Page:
8. The decision under review is Council’s internal review decision dated 5 August 2016.
9. During the review:
10. Taking into consideration the views accepted by the external review participants,9 and the matters therefore resolved informally during the review process, the remaining issue for determination is whether access to the additional documents that, in the applicant’s view, should have been located by Council, may be refused under section 47(3)(e) of the RTI Act on the ground that they are nonexistent or unlocatable.
11. Evidence, submissions, legislation and other material considered in reaching this decision are disclosed in these reasons (including footnotes and Appendix).
12. The applicant provided a number of submissions to OIC, together with extensive supporting information.10 I have summarised and addressed the applicant’s submissions below, to the extent they are relevant to the issue for determination.
13. Under the RTI Act, OIC’s role on external review is limited to merits review11 of specific government decisions about access to and, where relevant, amendment of government held information. In respect of the applicant’s submissions that are not relevant to the issue for determination, these generally:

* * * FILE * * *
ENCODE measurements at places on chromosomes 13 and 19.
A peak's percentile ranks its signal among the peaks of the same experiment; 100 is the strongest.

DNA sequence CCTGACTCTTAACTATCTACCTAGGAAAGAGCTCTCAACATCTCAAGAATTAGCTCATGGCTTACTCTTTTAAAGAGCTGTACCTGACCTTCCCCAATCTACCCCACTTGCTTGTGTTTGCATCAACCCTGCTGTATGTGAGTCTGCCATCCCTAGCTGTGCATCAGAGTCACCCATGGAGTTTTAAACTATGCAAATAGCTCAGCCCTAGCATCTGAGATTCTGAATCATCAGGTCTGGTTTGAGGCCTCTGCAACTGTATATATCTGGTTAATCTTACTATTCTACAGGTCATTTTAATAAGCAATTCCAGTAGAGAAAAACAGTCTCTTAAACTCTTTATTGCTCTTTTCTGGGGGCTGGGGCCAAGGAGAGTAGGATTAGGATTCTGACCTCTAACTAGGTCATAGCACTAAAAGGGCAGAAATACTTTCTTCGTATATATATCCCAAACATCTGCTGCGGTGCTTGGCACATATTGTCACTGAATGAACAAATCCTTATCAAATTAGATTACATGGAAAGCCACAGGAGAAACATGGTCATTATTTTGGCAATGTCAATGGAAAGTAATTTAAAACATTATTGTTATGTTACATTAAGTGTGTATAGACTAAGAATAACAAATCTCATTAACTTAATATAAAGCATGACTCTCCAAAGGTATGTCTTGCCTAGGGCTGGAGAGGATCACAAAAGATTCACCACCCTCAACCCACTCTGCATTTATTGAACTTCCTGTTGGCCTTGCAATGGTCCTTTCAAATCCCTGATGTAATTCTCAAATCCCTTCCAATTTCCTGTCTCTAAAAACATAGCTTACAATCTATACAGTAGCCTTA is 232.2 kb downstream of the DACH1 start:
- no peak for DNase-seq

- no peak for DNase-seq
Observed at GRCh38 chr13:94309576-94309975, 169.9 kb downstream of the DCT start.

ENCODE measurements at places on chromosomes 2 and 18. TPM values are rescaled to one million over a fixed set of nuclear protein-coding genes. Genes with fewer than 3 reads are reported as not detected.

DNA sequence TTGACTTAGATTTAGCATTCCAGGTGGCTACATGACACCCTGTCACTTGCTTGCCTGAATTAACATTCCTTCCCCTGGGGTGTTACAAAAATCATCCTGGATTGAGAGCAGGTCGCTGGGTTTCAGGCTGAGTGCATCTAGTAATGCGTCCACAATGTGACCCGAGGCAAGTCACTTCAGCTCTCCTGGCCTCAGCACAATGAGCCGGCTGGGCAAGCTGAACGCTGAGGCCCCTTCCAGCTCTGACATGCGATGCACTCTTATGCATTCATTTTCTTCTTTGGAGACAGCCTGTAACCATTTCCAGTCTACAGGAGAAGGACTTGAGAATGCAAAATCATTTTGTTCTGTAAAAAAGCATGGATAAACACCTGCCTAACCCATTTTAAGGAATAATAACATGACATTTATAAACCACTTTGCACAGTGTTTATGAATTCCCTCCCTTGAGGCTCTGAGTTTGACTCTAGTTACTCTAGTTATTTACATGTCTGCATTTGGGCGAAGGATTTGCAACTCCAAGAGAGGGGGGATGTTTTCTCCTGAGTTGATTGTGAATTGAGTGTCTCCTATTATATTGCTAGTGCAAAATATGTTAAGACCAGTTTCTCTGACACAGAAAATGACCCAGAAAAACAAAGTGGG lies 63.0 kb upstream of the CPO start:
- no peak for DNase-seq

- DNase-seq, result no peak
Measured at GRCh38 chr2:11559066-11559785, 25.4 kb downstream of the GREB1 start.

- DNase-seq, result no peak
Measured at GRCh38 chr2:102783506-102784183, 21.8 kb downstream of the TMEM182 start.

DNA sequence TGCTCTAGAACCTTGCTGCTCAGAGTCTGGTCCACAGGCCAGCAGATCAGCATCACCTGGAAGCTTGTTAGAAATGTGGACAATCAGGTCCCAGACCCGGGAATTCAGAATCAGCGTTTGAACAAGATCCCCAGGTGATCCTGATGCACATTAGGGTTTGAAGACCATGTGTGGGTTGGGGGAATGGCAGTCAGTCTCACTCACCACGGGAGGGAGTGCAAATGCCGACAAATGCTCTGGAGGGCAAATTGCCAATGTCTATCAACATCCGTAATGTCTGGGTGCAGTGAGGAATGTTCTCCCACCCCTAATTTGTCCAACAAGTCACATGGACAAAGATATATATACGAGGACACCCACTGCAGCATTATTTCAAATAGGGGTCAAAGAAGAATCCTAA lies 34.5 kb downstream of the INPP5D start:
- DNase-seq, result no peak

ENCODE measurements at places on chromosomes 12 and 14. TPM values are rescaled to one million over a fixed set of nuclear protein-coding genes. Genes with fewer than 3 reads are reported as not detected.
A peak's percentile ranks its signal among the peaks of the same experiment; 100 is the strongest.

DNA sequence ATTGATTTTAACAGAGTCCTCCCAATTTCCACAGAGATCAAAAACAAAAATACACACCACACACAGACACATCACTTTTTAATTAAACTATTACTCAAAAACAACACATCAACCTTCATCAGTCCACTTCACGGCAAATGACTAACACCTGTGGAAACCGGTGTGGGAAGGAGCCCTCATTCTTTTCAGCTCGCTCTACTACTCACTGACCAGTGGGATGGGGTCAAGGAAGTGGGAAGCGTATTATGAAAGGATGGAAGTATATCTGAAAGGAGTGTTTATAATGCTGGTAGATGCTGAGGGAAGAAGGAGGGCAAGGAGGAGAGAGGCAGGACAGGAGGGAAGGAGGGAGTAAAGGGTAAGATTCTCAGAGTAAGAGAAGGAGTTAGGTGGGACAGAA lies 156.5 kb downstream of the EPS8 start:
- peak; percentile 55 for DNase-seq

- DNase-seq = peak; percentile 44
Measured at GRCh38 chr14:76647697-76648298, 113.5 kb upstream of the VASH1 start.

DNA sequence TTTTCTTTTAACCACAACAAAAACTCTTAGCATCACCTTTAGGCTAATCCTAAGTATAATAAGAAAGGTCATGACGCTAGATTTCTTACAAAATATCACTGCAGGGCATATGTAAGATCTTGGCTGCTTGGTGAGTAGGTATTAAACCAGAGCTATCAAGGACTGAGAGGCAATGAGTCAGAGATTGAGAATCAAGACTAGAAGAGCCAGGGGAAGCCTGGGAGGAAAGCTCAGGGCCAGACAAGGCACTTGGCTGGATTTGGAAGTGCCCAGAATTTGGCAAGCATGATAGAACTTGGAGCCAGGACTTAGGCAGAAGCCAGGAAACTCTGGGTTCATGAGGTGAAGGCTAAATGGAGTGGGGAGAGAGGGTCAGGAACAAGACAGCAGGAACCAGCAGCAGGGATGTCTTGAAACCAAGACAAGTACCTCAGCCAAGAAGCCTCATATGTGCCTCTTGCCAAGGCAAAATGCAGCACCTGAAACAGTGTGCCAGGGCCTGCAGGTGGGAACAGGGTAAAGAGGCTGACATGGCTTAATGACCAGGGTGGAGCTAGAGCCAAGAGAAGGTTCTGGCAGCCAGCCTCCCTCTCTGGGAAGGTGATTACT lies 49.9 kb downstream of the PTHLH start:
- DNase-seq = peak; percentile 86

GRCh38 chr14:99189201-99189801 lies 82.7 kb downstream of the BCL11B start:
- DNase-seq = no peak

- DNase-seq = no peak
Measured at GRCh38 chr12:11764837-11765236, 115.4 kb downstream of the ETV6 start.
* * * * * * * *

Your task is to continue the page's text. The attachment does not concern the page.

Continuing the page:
14. OIC’s jurisdiction under the RTI Act relates only to access to and, where relevant, amendment of documents held by agencies, and does not extend to any consideration of these questions and concerns.
15. Under the RTI Act, a person has a right to be given access to documents of an agency, unless access would, on balance, be contrary to the public interest.12 There are some limitations on this right of access, including grounds for refusal of access.13
16. An agency may refuse access to a document if the document is nonexistent or unlocatable.14 A document is nonexistent if there are reasonable grounds to be satisfied the document does not exist.15 A document is unlocatable if it has been or should be in the agency’s possession and all reasonable steps have been taken to find the document but it cannot be found.16